SUWANEE - The Suwanee Police Department is taking advantage of some new technology and is no longer issuing handwritten traffic citations.
The department has upgraded its computer software, allowing officers to quickly create electronically generated tickets on scene.
With laptops, scanners and printers now located inside 24 of the city's officers' patrol vehicles, police can utilize their new public safety software and generate a ticket in roughly less than a minute.
"Before we were issuing the standard five-part handwritten ticket," said department Patrol Commander Lt. Cass Mooney. "Now when we run vehicle information in the car, you click for a citation and it puts it in citation format and the officer enters the offense, location and court date and clicks print."
Mooney described the new tickets' appearance as similar to a store receipt, printed on slick, thermal paper.
The software not only allows officers to print their tickets, but enables them to run vehicle tag information through a wireless connection to the Georgia Criminal Information Center, checking information such as criminal history and possible warrants. Driver's licenses can also be scanned on scene using the new program.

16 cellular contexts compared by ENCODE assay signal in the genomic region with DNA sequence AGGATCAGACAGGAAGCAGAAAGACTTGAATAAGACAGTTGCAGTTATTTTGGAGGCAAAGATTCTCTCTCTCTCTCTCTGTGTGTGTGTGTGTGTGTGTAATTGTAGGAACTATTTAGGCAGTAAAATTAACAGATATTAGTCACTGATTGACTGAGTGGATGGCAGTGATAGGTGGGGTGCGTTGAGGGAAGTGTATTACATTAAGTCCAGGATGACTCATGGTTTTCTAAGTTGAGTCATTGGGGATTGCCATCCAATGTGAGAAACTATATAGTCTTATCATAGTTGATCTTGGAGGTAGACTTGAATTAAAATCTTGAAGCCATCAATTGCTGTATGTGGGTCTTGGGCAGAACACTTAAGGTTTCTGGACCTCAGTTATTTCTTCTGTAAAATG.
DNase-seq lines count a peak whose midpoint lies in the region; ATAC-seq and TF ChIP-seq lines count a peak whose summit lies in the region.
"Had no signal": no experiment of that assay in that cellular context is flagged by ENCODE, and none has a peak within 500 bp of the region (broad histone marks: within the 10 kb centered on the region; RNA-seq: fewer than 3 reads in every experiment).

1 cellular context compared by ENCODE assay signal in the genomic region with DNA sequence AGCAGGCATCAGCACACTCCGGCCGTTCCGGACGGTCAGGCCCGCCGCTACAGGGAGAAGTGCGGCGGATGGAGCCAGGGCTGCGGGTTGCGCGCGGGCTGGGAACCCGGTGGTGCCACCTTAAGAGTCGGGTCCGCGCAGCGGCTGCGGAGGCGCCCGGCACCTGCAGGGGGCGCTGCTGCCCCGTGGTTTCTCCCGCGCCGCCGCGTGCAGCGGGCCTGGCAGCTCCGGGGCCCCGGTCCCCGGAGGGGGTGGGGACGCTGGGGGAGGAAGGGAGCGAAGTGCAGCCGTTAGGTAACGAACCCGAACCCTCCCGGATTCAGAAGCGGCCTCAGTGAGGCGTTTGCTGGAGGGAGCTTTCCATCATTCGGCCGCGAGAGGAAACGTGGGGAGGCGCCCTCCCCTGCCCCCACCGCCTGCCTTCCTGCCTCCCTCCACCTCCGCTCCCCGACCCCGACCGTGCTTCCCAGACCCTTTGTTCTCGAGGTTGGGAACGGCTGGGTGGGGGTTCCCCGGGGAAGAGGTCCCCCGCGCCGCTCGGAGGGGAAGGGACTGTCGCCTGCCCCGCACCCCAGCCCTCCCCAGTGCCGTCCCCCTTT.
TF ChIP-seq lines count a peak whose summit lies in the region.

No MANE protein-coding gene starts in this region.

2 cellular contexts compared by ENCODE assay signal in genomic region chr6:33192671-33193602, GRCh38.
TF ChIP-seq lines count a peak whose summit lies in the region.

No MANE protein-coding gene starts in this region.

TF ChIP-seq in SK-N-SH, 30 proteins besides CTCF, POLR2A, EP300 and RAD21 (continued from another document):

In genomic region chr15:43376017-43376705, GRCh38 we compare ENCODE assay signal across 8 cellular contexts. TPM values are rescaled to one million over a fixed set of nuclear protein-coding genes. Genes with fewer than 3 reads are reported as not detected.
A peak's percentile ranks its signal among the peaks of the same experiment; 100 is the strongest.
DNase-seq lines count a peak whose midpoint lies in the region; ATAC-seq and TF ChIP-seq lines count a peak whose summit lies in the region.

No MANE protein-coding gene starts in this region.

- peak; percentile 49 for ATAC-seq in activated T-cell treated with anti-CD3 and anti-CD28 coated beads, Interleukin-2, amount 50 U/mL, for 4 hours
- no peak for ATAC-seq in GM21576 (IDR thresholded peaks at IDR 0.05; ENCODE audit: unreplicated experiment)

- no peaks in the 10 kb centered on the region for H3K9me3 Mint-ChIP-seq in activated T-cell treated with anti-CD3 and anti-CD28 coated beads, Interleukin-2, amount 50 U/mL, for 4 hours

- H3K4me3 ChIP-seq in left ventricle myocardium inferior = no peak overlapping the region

Mooney said one of the key factors of the new system is officer safety. He said the speediness of the system allows officers to quickly create multiple tickets if need be and get officers on to other calls.
In addition, steps are cut from the paper shuffle of the old system.
Once having to pass through five sets of hands and being entered into multiple court and records systems, now the information is automatically sent to the required destination.
Mooney said the new software also creates a more efficient work force, giving officers the ability to scan photos of a possible missing or wanted person and send the information to each officer's patrol car laptop.
"Within 10 minutes every patrol car in the city of Suwanee can have that picture," Mooney said. "That's the kind of things that excite me, being able to do this kind of thing."
Mooney said it took officers a short time to get use to using the new system.
"Nobody likes change - we're all human," Mooney said. "I heard some complaints that this is too hard or they like the old system. But now when someone's laptop goes down, that's the first call I get. Now they act like they can't live without it."